September 15, 2009

Recent readings: Entering fantastic worlds

Despite the fact that we've yet to reach the equinox, autumn has come and, as usual, I'm being drawn to weird and unusual reading material.  I'll be into Poe and similar Victorian-era stuff by the time Halloween rolls around, but this year I've begun the season with more contemporary works.

I started out by re-reading Neil Gaiman's Neverwhere, and continued with his acclaimed young adult book, Coraline (though I still haven't gotten around to seeing the movie).  Definitely a fun tale with a message of bravery for kids, Coraline's also an entertaining, quick read for adults.  (Last year about this time, I read half of his most recent young adult work, The Graveyard Book, and definitely need to pick up another copy to finish it.  Much more there to sink one's teeth into.  No pun intended, for those familiar with the book.)  

But while I accept that Gaiman seems to be acknowledged as the current reigning prince of weird literature, Clive Barker did it first and Gaiman is his heir-apparent.  Probably most well-known as a horror-meister thanks to the popularity of the Hellraiser films (based on his short novel, The Hellbound Heart), Barker's actually an incredible writer of fantasy.  The basic premise of most of his books (the same frequently utilized by Gaiman) is generally that of an ordinary, commonplace person thrust into a world beyond their imagining, who is compelled to travel a hero's journey and in the process finds him- or herself to be more than expected.  Standard myth-stuff, but it's the characters and the landscapes Barker creates that make his works so engrossing.


In the realm of young adult fiction, the first two books of the Abarat series are as amazing as anything created by L. Frank Baum, but the Wicked Witch of the West has nothing on Barker's dark villains.  And Dorothy's spunk pales beside that of Candy Quackenbush.  These books are full of nightmare and beauty, and are only the beginning of what's apparently intended to be a five-part saga. 


On a much more adult level, works such as my favorite, Weaveworld, contain a sensuality (and sexuality) that the kid's books understandably can't approach.  Descriptions of both people and places are vivid, and Barker's worlds are so fully, fantastically developed that they go beyond just drawing the reader in to making them want to enter the pages and inhabit these amazing realms.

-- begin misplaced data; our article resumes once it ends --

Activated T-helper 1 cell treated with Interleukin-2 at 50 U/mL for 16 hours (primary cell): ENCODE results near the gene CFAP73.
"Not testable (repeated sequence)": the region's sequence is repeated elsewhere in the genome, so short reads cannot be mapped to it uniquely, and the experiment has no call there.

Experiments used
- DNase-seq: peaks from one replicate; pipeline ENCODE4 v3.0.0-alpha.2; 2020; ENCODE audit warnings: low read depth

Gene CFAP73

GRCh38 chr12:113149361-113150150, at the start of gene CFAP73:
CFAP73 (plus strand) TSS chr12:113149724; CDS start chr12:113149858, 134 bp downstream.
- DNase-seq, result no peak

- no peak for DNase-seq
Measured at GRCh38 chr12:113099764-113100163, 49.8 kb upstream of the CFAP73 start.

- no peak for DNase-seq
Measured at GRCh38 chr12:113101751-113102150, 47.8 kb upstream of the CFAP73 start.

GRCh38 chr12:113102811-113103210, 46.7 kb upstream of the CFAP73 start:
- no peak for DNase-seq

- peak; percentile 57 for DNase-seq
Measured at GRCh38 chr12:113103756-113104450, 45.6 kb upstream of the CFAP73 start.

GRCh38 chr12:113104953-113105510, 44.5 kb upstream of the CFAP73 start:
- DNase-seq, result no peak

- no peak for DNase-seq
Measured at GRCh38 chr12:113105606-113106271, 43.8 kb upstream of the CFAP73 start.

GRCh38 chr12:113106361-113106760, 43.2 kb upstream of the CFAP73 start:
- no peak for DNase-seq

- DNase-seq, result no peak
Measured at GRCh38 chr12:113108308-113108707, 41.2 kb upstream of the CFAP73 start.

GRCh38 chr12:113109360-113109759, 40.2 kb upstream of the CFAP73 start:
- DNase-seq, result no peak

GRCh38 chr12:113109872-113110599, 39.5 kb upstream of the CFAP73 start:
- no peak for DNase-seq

At the moment, I've just dived into Imajica for the second time.  It's been several years since my first reading, and so far it's both surprising and familiar at once.  The book's huge (I've got the original 800-something page paperback that was printed with a very tiny font), which is both a good and a bad thing.  Bad in that it's a pain to carry around, yet good in that the pleasure of it lasts for days.  It's definitely not one that can be read through in a weekend, no matter how much you're sucked into it.  As such, it's long-term escapism.  

I'm normally an empirically-minded pragmatist, and yet this story of forgotten magic and forgotten selves puts me into a mood to wonder what sorts of mysteries the real (or should that be "real"?) world has disremembered.  Which makes it a nicely appropriate prelude to the coming season of autumn and Halloween.  From Barker to Poe, one fantastic master to another. 


Story teller said...

I am glad to see you are getting a lot of reading done.

KaliDurga said...

Thank you. Between books and magazine subscriptions, I'm pretty much always reading, but I'm also easily distracted and don't finish many of the books I start. That's why I love brain candy like Barker's stuff-- I don't want to read anything else when I'm in the middle of one of his stories.

I hope you're enjoying whatever you're in the middle of these days.

The Crow said...

Poe's works have haunted me (no pun intended) since I first read The Telltale Heart. In junior high I was introduced to his poetry, and read other stories. I have a two-volume set of his works in my library; time to get it out again and scare myself silly.


KaliDurga said...

The Black Cat in comic book form was my introduction to Poe, and has always been one of my favorites. This is definitely the perfect time of year for him, so enjoy!